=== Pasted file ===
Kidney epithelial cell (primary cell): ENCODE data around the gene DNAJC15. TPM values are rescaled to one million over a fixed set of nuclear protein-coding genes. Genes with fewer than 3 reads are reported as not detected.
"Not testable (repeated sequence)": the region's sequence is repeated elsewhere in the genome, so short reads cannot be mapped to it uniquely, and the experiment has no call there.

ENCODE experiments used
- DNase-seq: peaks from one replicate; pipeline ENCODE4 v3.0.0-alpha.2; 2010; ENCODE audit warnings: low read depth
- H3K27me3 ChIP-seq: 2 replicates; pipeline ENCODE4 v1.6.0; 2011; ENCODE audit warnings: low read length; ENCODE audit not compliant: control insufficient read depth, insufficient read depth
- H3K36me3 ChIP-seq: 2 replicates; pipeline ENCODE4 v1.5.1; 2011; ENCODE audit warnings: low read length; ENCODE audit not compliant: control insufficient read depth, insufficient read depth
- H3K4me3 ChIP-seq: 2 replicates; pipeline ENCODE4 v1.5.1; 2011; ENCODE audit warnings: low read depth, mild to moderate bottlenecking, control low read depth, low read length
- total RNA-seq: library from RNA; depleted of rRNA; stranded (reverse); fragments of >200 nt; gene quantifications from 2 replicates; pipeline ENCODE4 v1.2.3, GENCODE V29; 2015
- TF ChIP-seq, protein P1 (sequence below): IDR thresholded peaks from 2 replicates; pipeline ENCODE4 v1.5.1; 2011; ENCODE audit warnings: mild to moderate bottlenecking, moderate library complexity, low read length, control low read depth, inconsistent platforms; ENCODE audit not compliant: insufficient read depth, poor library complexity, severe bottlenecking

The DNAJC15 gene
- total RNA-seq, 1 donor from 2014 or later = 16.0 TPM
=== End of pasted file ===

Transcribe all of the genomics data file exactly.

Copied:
Kidney epithelial cell (primary cell): ENCODE data around the gene DNAJC15. TPM values are rescaled to one million over a fixed set of nuclear protein-coding genes. Genes with fewer than 3 reads are reported as not detected.
"Not testable (repeated sequence)": the region's sequence is repeated elsewhere in the genome, so short reads cannot be mapped to it uniquely, and the experiment has no call there.

ENCODE experiments used
- DNase-seq: peaks from one replicate; pipeline ENCODE4 v3.0.0-alpha.2; 2010; ENCODE audit warnings: low read depth
- H3K27me3 ChIP-seq: 2 replicates; pipeline ENCODE4 v1.6.0; 2011; ENCODE audit warnings: low read length; ENCODE audit not compliant: control insufficient read depth, insufficient read depth
- H3K36me3 ChIP-seq: 2 replicates; pipeline ENCODE4 v1.5.1; 2011; ENCODE audit warnings: low read length; ENCODE audit not compliant: control insufficient read depth, insufficient read depth
- H3K4me3 ChIP-seq: 2 replicates; pipeline ENCODE4 v1.5.1; 2011; ENCODE audit warnings: low read depth, mild to moderate bottlenecking, control low read depth, low read length
- total RNA-seq: library from RNA; depleted of rRNA; stranded (reverse); fragments of >200 nt; gene quantifications from 2 replicates; pipeline ENCODE4 v1.2.3, GENCODE V29; 2015
- TF ChIP-seq, protein P1 (sequence below): IDR thresholded peaks from 2 replicates; pipeline ENCODE4 v1.5.1; 2011; ENCODE audit warnings: mild to moderate bottlenecking, moderate library complexity, low read length, control low read depth, inconsistent platforms; ENCODE audit not compliant: insufficient read depth, poor library complexity, severe bottlenecking

The DNAJC15 gene
- total RNA-seq, 1 donor from 2014 or later = 16.0 TPM